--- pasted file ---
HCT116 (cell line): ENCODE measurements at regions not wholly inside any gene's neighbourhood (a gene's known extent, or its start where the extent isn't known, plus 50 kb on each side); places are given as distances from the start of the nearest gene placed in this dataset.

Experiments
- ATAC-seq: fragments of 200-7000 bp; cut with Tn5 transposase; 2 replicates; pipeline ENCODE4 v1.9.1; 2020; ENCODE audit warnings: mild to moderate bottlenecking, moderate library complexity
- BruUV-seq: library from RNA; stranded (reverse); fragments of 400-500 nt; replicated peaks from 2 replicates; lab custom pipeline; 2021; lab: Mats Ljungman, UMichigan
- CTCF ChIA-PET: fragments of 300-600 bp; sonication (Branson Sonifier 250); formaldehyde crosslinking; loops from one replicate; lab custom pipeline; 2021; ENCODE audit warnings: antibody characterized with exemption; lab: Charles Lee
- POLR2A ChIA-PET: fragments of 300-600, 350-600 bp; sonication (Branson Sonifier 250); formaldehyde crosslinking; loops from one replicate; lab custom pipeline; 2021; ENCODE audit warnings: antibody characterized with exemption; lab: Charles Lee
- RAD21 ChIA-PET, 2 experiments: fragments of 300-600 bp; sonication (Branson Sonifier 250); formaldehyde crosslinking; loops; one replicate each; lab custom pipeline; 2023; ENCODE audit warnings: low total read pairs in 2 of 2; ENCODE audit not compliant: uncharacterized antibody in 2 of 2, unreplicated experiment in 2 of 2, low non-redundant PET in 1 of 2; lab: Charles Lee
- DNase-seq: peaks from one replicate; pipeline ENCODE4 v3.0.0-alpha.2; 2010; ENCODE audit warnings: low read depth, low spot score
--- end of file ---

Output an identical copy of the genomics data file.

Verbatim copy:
HCT116 (cell line): ENCODE measurements at regions not wholly inside any gene's neighbourhood (a gene's known extent, or its start where the extent isn't known, plus 50 kb on each side); places are given as distances from the start of the nearest gene placed in this dataset.

Experiments
- ATAC-seq: fragments of 200-7000 bp; cut with Tn5 transposase; 2 replicates; pipeline ENCODE4 v1.9.1; 2020; ENCODE audit warnings: mild to moderate bottlenecking, moderate library complexity
- BruUV-seq: library from RNA; stranded (reverse); fragments of 400-500 nt; replicated peaks from 2 replicates; lab custom pipeline; 2021; lab: Mats Ljungman, UMichigan
- CTCF ChIA-PET: fragments of 300-600 bp; sonication (Branson Sonifier 250); formaldehyde crosslinking; loops from one replicate; lab custom pipeline; 2021; ENCODE audit warnings: antibody characterized with exemption; lab: Charles Lee
- POLR2A ChIA-PET: fragments of 300-600, 350-600 bp; sonication (Branson Sonifier 250); formaldehyde crosslinking; loops from one replicate; lab custom pipeline; 2021; ENCODE audit warnings: antibody characterized with exemption; lab: Charles Lee
- RAD21 ChIA-PET, 2 experiments: fragments of 300-600 bp; sonication (Branson Sonifier 250); formaldehyde crosslinking; loops; one replicate each; lab custom pipeline; 2023; ENCODE audit warnings: low total read pairs in 2 of 2; ENCODE audit not compliant: uncharacterized antibody in 2 of 2, unreplicated experiment in 2 of 2, low non-redundant PET in 1 of 2; lab: Charles Lee
- DNase-seq: peaks from one replicate; pipeline ENCODE4 v3.0.0-alpha.2; 2010; ENCODE audit warnings: low read depth, low spot score